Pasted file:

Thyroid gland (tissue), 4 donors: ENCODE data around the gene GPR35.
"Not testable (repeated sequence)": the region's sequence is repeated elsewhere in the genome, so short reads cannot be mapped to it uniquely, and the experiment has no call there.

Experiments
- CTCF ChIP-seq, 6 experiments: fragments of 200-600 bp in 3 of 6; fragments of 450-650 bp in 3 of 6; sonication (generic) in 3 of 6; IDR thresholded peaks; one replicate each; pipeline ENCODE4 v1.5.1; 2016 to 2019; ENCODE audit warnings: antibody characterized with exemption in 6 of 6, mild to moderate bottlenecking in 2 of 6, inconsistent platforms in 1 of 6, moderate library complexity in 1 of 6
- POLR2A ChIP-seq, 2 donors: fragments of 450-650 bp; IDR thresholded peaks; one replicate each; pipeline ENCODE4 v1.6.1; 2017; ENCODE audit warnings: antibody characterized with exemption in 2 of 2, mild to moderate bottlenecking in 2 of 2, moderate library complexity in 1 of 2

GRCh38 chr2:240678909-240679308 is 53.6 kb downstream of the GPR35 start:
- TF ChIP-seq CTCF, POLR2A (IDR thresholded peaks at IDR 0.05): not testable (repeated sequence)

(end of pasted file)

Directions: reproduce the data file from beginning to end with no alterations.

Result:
Thyroid gland (tissue), 4 donors: ENCODE data around the gene GPR35.
"Not testable (repeated sequence)": the region's sequence is repeated elsewhere in the genome, so short reads cannot be mapped to it uniquely, and the experiment has no call there.

Experiments
- CTCF ChIP-seq, 6 experiments: fragments of 200-600 bp in 3 of 6; fragments of 450-650 bp in 3 of 6; sonication (generic) in 3 of 6; IDR thresholded peaks; one replicate each; pipeline ENCODE4 v1.5.1; 2016 to 2019; ENCODE audit warnings: antibody characterized with exemption in 6 of 6, mild to moderate bottlenecking in 2 of 6, inconsistent platforms in 1 of 6, moderate library complexity in 1 of 6
- POLR2A ChIP-seq, 2 donors: fragments of 450-650 bp; IDR thresholded peaks; one replicate each; pipeline ENCODE4 v1.6.1; 2017; ENCODE audit warnings: antibody characterized with exemption in 2 of 2, mild to moderate bottlenecking in 2 of 2, moderate library complexity in 1 of 2

GRCh38 chr2:240678909-240679308 is 53.6 kb downstream of the GPR35 start:
- TF ChIP-seq CTCF, POLR2A (IDR thresholded peaks at IDR 0.05): not testable (repeated sequence)